Dim dbs As DAO.Database
Dim tdf As DAO.TableDef
Dim strCnn As String
strCnn = "ODBC;DRIVER={SQL Server};" & _
"SERVER=sql2k802.discountasp.net;" & _
 "DATABASE=SQL2008_datafast;" & _
 "UID=SQL2008_user;" & _

Set dbs = CurrentDb
Set tdf = dbs.TableDefs("Nerd_Dinners")
tdf.Connect = strCnn
Set tdf = dbs.TableDefs("Nerd_RSVP")
tdf.Connect = strCnn

If you hover your mouse over the linked table in Access, you'll see the connect string, with its reference to the remote server, as shown in the screen shot below. From this point on, users simply run forms, reports and queries as they usually would. However, since the database is hosted at a remote location, in the "cloud" as it were, users need not be on a single LAN. Users from different locations, cities or even countries for that matter may now access the same live data simultaneously.

Is This the Holy Grail You've Been Seeking?

I can't answer that question for you. What I can tell you is that for the relatively low cost of $240 you can contract with an ISP and set up a SQL Server to test it out. (If they allow you to get only the SQL Server space it could cost only half that much.) Performance may be limited by the bandwidth coming into your business or the sheer mass of data you need to pass might make it impractical. Not to mention that performance will be affected by how well the developer has optimized data access in the queries and tables used in the application. It's impossible for me to predict how well this will work for you.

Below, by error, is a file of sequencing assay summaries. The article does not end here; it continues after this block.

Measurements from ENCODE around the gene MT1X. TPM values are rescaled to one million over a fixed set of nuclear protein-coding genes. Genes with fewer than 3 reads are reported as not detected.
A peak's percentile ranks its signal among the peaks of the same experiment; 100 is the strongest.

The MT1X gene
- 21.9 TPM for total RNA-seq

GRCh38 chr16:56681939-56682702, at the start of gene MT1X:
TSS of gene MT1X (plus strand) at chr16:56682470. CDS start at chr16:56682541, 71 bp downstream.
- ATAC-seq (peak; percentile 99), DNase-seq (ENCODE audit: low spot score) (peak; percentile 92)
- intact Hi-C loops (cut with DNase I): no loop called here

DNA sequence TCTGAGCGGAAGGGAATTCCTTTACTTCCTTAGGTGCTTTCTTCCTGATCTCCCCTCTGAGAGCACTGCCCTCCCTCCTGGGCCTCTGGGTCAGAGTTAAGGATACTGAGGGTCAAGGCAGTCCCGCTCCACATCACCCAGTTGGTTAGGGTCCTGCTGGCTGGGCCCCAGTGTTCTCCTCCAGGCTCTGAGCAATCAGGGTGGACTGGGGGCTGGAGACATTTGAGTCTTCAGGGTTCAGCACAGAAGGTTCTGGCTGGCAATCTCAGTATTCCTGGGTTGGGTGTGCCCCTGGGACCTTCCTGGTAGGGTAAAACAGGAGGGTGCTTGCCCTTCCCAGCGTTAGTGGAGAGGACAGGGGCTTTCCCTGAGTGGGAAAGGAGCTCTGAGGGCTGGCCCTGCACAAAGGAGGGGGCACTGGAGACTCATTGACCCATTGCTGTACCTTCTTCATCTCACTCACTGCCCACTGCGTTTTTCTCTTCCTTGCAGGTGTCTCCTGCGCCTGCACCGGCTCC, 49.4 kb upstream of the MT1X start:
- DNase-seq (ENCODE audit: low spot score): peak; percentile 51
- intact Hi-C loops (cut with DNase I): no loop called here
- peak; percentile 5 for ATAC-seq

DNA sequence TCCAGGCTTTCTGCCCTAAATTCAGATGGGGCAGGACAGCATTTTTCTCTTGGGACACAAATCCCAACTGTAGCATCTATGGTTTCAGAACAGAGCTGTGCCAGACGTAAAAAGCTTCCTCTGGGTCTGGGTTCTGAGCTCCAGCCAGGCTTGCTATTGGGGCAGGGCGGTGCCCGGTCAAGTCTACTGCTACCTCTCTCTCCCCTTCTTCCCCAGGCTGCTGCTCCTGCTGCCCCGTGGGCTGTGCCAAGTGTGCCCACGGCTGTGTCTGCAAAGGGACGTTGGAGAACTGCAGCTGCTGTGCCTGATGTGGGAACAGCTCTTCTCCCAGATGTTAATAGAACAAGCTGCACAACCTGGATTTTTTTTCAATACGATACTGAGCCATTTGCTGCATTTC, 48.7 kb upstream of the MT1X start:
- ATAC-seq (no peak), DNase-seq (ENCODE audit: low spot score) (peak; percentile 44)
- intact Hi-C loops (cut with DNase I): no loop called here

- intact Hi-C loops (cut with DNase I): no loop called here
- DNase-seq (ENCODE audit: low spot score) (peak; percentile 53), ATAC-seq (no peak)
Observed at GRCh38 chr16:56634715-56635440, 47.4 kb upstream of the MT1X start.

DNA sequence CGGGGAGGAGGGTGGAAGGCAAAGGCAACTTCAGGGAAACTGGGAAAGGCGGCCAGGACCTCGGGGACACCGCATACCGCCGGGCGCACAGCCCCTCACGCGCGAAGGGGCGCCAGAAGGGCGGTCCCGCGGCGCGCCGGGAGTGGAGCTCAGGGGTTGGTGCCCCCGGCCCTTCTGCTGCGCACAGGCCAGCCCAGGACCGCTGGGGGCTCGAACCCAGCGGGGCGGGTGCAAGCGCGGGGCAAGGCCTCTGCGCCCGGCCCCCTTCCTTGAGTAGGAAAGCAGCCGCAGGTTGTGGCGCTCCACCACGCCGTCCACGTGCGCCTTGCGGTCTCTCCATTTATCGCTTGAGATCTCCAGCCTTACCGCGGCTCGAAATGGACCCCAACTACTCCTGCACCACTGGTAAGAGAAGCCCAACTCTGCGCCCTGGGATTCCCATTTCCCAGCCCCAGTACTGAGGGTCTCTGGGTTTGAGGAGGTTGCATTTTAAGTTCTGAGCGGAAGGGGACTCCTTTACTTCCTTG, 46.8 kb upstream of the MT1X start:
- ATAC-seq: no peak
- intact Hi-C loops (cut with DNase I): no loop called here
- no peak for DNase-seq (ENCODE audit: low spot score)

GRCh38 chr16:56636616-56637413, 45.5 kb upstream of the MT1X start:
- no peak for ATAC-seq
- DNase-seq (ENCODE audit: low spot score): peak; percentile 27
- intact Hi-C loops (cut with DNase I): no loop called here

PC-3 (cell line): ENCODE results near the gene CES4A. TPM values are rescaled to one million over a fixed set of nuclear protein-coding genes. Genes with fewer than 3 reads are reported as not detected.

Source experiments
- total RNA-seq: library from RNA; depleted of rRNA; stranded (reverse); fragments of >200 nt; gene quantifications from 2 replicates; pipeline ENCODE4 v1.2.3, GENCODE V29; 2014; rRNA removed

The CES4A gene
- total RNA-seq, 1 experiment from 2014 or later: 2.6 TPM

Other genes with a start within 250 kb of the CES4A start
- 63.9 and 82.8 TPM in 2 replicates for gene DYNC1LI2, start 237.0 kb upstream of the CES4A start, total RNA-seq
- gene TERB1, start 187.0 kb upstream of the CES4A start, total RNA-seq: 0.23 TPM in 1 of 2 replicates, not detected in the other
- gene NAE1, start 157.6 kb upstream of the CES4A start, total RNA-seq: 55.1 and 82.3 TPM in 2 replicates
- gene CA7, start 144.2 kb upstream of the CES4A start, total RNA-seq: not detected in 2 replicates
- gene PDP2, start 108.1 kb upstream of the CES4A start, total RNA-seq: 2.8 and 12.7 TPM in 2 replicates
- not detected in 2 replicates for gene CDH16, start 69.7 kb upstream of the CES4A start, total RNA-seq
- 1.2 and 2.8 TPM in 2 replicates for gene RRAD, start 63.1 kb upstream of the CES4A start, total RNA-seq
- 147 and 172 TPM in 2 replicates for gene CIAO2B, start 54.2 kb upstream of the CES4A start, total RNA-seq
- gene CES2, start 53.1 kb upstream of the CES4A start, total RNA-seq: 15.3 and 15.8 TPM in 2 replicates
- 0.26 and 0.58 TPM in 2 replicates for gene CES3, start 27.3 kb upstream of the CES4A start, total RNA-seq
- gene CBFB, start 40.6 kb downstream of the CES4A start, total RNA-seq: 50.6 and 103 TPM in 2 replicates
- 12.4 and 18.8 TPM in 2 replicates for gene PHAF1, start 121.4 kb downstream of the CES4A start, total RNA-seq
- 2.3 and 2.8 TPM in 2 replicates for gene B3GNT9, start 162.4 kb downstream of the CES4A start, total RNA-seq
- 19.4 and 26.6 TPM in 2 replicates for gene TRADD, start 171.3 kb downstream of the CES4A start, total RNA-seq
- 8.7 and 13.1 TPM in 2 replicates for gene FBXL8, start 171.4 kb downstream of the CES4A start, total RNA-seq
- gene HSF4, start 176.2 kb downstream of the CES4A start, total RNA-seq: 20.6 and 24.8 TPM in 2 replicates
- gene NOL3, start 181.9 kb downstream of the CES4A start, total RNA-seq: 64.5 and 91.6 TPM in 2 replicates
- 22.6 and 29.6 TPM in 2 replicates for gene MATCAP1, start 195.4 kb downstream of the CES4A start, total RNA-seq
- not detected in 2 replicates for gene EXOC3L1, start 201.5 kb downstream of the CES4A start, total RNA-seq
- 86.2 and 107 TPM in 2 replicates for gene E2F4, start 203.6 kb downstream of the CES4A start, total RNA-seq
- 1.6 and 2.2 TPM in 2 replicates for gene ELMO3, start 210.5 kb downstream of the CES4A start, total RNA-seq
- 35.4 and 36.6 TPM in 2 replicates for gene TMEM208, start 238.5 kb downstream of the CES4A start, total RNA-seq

Still, this is an option. It's not quite "The Cloud" in a proper sense but you can see "The Cloud" from here and it sure beats replication or classic ASP datasheets.

Additional Resources

Internet.com Cloud Computing Showcase